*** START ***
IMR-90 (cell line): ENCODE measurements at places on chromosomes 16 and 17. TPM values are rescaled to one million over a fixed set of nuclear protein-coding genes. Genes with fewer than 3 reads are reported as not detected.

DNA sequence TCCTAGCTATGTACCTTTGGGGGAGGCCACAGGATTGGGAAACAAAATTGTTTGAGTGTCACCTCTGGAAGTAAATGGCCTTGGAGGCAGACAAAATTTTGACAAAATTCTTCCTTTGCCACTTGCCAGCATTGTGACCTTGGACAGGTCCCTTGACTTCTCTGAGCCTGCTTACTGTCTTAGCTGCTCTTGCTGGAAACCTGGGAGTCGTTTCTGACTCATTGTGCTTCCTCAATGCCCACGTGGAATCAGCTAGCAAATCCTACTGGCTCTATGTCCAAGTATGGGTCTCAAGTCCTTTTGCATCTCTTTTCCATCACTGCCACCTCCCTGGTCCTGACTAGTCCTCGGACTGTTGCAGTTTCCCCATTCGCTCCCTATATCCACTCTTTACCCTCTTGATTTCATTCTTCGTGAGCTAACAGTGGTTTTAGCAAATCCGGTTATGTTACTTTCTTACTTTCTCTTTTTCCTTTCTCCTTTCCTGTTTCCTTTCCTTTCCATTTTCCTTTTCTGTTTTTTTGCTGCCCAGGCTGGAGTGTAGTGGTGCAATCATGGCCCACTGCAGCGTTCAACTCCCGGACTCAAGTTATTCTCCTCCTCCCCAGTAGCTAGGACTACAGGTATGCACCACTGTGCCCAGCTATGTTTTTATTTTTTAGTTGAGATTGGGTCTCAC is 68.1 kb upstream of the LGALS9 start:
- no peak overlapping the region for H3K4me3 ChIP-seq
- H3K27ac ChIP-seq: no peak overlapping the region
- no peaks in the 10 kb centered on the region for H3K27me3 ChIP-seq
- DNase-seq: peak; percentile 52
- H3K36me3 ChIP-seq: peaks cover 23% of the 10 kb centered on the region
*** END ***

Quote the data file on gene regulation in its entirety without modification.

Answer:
IMR-90 (cell line): ENCODE measurements at places on chromosomes 16 and 17. TPM values are rescaled to one million over a fixed set of nuclear protein-coding genes. Genes with fewer than 3 reads are reported as not detected.

DNA sequence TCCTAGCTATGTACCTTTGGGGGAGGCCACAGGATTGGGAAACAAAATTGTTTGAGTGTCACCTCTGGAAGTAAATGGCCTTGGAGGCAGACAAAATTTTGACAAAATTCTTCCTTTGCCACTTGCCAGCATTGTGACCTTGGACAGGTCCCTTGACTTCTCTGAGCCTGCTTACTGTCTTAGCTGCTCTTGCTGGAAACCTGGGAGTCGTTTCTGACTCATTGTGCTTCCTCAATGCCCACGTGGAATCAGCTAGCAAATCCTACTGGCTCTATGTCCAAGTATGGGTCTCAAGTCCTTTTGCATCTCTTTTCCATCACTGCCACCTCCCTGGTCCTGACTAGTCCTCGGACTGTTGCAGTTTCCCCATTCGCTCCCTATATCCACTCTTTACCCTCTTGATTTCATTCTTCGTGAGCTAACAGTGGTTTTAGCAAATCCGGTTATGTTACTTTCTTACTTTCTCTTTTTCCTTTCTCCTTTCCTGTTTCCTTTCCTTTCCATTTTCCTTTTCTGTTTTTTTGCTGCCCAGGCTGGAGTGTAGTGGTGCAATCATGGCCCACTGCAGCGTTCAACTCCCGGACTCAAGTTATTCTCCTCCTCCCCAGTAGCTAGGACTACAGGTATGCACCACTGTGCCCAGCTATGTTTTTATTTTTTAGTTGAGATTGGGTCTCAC is 68.1 kb upstream of the LGALS9 start:
- no peak overlapping the region for H3K4me3 ChIP-seq
- H3K27ac ChIP-seq: no peak overlapping the region
- no peaks in the 10 kb centered on the region for H3K27me3 ChIP-seq
- DNase-seq: peak; percentile 52
- H3K36me3 ChIP-seq: peaks cover 23% of the 10 kb centered on the region